But then the fall happened. It affected every area of life, including all individuals and all institutions. We know the effects of sin, of being separated from God, affect not only our personal walks of faith. Brokenness as a result of sin affects God’s original good purposes for every community, including communities of believers. Despite God’s perfect purposes for family, for example, divorce, child abuse, trauma, economic hardship, substance use, and other symptoms of sin and brokeness pervade this institution. The fall also affected government and political systems. Corruption, injustice, greed, racism, and many other challenges stain not just our individual hearts, but our institutions, including the institutions that make up political communities.


Thankfully, that is not the end of the story. God sent God’s son, Jesus, to die for our sins. This is the heart of the Christian gospel, and for many Christians the most immediate and resonant effects of the redemptive nature of the gospel (rightly so) are in our personal relationships with God and each other. However, Jesus’ redemptive work is also present and aspirational in every community of responsibility in which we are called to take part. This includes shaping healthy governments and political communities.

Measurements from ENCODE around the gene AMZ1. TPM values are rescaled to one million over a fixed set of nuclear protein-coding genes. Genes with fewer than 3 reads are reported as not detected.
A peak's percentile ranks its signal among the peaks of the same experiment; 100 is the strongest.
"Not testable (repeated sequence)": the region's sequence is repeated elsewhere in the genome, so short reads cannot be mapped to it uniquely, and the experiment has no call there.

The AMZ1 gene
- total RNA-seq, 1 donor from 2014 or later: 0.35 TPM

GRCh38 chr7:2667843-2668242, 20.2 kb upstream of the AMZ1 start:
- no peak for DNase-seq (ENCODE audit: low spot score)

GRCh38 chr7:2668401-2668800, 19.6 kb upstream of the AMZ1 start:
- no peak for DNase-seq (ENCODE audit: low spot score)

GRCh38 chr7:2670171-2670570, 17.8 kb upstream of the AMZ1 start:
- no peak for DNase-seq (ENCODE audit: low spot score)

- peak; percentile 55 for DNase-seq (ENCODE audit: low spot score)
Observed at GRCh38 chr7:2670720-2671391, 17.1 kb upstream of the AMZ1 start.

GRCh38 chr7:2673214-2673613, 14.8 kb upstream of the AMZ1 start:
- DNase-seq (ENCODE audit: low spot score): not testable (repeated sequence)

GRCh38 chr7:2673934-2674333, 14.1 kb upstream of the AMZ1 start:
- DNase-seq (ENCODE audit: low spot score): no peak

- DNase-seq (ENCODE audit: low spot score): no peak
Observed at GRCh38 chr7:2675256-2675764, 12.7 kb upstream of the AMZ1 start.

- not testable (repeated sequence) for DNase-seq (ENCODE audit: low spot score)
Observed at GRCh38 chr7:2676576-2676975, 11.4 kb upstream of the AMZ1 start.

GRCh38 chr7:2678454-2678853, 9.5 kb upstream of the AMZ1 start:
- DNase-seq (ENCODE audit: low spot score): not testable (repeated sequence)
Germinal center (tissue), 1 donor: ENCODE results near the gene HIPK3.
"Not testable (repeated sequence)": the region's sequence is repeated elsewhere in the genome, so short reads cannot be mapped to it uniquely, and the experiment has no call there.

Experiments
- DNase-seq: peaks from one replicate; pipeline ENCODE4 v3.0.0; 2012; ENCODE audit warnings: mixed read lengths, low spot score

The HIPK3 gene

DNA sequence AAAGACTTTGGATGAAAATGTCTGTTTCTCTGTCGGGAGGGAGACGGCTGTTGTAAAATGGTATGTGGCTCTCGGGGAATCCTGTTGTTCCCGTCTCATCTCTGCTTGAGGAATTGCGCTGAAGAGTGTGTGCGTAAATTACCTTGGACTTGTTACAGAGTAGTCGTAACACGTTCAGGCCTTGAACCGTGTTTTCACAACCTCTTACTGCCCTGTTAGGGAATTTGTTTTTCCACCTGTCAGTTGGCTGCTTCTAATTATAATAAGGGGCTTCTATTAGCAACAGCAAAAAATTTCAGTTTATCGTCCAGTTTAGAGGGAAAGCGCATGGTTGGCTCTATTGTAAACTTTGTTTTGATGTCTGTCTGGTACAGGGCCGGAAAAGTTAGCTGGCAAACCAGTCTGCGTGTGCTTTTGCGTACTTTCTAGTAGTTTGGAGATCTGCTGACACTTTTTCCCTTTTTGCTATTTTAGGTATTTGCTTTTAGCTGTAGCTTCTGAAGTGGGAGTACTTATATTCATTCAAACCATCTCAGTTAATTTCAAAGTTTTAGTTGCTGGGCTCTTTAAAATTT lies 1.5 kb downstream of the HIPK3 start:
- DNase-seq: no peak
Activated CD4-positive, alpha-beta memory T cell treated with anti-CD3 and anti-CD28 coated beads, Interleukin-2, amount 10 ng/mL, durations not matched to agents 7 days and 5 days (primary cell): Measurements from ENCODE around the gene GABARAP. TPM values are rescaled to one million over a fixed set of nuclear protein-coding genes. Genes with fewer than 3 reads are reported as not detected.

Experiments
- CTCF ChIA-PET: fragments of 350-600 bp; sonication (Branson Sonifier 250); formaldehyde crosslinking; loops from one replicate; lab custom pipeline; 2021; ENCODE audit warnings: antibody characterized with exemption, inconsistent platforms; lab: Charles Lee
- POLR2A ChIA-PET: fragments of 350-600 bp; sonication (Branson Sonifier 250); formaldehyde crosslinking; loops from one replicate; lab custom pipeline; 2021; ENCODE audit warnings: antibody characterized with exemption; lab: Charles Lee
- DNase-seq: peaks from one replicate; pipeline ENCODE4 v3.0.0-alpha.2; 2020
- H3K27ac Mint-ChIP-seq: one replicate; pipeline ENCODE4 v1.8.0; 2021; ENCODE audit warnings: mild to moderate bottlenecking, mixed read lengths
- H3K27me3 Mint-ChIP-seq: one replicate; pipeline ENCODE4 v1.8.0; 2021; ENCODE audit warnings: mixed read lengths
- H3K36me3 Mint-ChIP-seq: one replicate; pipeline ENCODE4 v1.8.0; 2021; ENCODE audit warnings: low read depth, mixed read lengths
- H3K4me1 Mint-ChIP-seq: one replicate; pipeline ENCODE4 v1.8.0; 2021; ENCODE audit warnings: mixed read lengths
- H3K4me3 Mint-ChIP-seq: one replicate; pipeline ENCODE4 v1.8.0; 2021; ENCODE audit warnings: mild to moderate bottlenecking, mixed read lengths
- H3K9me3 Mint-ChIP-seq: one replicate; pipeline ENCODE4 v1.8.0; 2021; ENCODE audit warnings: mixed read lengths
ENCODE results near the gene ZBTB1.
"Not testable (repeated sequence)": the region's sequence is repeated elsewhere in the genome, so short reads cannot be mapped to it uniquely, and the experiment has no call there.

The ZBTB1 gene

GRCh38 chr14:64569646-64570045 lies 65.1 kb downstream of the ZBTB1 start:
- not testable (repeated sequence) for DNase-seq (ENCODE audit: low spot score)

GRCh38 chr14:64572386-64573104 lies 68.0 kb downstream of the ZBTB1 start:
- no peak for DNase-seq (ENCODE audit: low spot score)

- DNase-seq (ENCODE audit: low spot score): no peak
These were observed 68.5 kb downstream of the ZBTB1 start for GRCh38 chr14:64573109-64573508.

Christ’s redemptive work in the world recognizes the goodness of the structures God created to administer justice, but also the need for healing and redemption in these same structures because of systemic sin. Sin is present because of the fall, but that is not the end of the story. Christ’s redemptive invocation calls us to recognize God’s good purposes for government and urges believers to seek a hopeful, renewed vision of justice.

When individuals experience political homelessness, they might believe the existing political systems are working well enough for them and their interests. But Christ calls us not just to dwell in God’s creation as “good enough,” but to continue to seek the betterment of every human institution in which we fulfill our responsibilities.